University of Earth
Projects Overview (Explanations)
Human Values Project (Explanations)

Significance: Previous, parallel and related initiatives

Human Values Project

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1. Previous editions of this Encyclopedia

For the values section of the first edition of this book, prepared during the period 1972-76, efforts were made to trace comprehensive listings of values. Those that were found were either very short or explicitly oriented to one country. This situation had not changed at the time of preparation of the second edition (1983-86).

2. World Order Models Project

This world wide project, initiated in the late 1960s, has been specifically concerned with identifying values appropriate to a more desirable world order. Four such values, or value clusters, were identified. These are discussed in a following note.

3. Goals for Mankind Project

The Club of Rome undertook a study of the goals for mankind envisaged in different regions of the world. The project was directed by Ervin Laszlo and resulted in several volumes (Laszlo, 1977).

4. Values and Lifestyles (VALS) Project

This project initiated in the USA in 1978 has specifically focused on the identification of values in American society, notably in relation to the segmentation of consumer markets. The project has generated many publications and stimulated the production of many others. Because of the methodology of the project, no specific lists of values appear to have been produced. The emphasis appears to have been on the manner in which differences in values (and related concepts) can be used to identify a limited number of market segments. The resulting clusters, or value complexes, are discussed in a following note.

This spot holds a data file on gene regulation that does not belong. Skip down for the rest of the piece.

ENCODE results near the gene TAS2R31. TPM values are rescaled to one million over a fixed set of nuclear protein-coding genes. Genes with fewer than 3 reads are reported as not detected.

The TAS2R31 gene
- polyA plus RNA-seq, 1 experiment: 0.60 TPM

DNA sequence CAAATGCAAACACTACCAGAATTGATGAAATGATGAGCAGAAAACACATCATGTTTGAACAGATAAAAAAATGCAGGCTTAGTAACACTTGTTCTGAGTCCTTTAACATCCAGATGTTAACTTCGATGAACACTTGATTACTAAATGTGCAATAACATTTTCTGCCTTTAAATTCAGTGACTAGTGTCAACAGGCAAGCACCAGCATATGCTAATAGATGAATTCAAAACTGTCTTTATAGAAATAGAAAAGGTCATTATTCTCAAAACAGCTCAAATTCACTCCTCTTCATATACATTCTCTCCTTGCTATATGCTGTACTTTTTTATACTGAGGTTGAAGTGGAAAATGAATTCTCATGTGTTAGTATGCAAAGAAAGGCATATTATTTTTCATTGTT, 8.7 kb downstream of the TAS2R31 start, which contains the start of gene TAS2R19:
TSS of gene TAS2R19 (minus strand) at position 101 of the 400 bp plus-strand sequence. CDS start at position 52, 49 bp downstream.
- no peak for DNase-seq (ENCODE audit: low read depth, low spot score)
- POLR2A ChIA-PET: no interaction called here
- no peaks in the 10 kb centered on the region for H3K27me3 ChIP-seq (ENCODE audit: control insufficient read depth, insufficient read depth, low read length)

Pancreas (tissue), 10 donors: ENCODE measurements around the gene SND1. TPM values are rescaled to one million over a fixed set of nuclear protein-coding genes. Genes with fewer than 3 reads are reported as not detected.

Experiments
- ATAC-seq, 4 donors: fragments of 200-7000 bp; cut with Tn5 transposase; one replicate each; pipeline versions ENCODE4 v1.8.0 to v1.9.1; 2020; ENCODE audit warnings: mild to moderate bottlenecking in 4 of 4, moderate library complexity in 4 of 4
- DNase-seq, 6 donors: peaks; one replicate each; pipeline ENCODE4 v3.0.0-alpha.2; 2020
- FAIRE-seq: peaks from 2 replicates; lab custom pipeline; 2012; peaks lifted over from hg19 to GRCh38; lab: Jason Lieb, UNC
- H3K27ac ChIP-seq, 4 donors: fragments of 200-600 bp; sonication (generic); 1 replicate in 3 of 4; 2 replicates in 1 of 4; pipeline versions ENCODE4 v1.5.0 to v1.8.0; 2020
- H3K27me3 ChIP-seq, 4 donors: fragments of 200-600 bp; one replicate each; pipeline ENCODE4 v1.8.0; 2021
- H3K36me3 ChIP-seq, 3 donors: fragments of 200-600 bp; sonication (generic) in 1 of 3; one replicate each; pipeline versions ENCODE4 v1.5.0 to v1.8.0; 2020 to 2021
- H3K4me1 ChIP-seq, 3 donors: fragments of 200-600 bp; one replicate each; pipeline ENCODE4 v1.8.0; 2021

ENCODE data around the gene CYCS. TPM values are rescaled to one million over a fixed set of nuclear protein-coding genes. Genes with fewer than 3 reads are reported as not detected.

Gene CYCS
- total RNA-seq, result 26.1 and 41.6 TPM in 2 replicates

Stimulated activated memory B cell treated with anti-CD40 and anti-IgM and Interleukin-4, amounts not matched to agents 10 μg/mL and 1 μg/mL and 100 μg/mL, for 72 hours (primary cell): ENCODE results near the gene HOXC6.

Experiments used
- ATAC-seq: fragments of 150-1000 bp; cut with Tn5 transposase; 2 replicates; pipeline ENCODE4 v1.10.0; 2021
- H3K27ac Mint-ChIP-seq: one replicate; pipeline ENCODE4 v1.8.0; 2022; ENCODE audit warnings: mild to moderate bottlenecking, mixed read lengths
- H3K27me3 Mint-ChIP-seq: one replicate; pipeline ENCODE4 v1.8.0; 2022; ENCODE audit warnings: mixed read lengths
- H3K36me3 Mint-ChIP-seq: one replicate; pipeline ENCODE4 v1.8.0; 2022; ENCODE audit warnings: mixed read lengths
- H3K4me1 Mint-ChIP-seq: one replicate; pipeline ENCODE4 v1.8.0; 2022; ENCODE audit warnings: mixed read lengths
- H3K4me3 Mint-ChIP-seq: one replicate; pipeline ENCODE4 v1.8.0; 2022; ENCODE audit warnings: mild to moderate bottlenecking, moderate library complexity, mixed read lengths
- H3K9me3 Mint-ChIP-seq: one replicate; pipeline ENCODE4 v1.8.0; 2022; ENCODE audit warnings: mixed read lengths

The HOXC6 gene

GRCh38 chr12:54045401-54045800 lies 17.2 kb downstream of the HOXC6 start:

4. European Value Systems Study Group

In 1980 an international group of researchers coordinated by pastoral-theologian Jan Kerkofs of the University of Louvain and sociologist Ruud de Moor of Tilburg University initiated a major study of European values. This was done through the European Value Systems Study Group set up for that purpose. The group undertook, with collaborating bodies, a survey involving 12,463 responses from ten countries. The results of the study were summarized in a publication by Jean Stoetzel (1983).

The survey covered the EEC countries and Spain. The collaborating bodies were Gallup International, in cooperation with DATA SA (Spain) and Institut für Demoskopie (Germany) and Faits et Opinions (France). The questionnaire contained several value domains (religion, ethics, work, politics, family, etc), with approximately 1,200 interviews in each country. The initial intention was to produce the single comparative study noted above. The data proved to be so rich that it was decided to produce national reports on the study by researchers in each country.

Researchers all over the world showed interest in the questionnaire which was subsequently used in more than 30 countries. This proved to be a unique initiative not only because of the number of countries involved but because of the range of values. The result is a large database on values permitting comparative studies. The data for Western European countries has been deposited with the Economic and Social Research Council (ESRC) Data Archive at the University of Essex.